The Hand of Fear: Part Four

First Broadcast October 23rd 1976 @ 6.00pm (12m viewers)

Sarah Jane Smith. The Doctor’s best friend. But sadly all good things must come to an end. Elisabeth Sladen had debuted opposite Third Doctor Jon Pertwee. However, it was as companion to Tom Baker’s incarnation that Sarah thrived. The relationship between this Doctor and his companion was a dynamic partnership that heralded a golden era. Iconic classics such as ‘The Ark in Space’, ‘Genesis of the Daleks’, ‘Terror of the Zygons’, ‘Pyramids of Mars’ and ‘The Brain of Morbius’ were shared by this team. Although not the first Doctor plus one companion combination, it was this team who established this ideal paradigm. When the series returned in 2005 the Doctor was given a single female companion, Rose Tyler, mirroring that Doctor and Sarah friendship.

Have you met Miss Smith? She’s my best friend.

Doctor Who - The Hand of Fear: Part Four (c) BBC
Doctor Who – The Hand of Fear: Part Four (c) BBC

Although Elisabeth Sladen and Tom Baker didn’t socialise outside of rehearsals and filming the programme, their connection resonated onscreen. But after three seasons Sladen decided it was time to move on, bowing out whilst her character was still popular. She was specific that Sarah should not be killed or married off. The latter proved to be the fate which befell her replacement Leela and proved that it was an easy option that couldn’t be effectively or convincingly achieved. When ‘The Hand of Fear’ was designated as her final story Sarah Jane Smith was afforded a significant amount of the action. In many ways, she carries the bulk of the story. Elisabeth Sladen was given an opportunity to stretch her acting muscles, important for an actor looking for further work. She manages to be disturbingly eerie and unnerving when possessed by the hand, leading to the unforgettable line “Eldrad must live!”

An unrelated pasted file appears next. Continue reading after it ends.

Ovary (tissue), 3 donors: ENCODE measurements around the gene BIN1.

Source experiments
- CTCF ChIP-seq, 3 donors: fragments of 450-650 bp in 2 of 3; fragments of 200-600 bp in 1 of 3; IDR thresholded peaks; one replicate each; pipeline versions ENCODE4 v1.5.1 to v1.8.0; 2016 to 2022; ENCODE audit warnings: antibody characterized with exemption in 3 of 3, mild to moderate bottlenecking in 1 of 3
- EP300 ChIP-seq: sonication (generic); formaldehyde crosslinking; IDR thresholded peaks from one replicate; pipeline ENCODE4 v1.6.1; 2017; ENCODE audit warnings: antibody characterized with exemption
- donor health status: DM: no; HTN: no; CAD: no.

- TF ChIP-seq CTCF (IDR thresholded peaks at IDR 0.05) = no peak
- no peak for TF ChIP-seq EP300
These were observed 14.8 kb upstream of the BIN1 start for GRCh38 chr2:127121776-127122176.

Memorable Moment (Spoiler Warning)

till we meet again, Sarah

Although effectively tacked onto the end of the story, Sarah’s departure is deeply emotional. As a comparison, Rose Tyler’s departure in ‘Doomsday’ is full of tears. This scene is notable by the absence of any tears. The emotion is instead achieved through subtlety. This is a skill not often seen these days as the tears are a more favoured strategy. However, Tom Baker and Elisabeth Sladen deliver a masterclass in how to convey deep emotion without stooping to the level of gushing lacrimal glands. It is not so much what is said but what is not being said. With a friendship so synchronous those things don’t need to be said out loud. It’s beautiful stuff.


Doctor Who – Tom Baker
Sarah Jane Smith – Elisabeth Sladen
Eldrad – Judith Paris
King Rokon – Roy Skelton
Kastrian Eldrad – Stephen Thorne


Director – Lennie Mayne
Producer – Philip Hinchcliffe
Writer – Bob Baker
Writer – Dave Martin

Also First Aired On This Day…

  • The Myth Makers: Small Prophet, Quick Return
  • The Sarah Jane Adventures: The Mad Woman in the Attic: Episode Two


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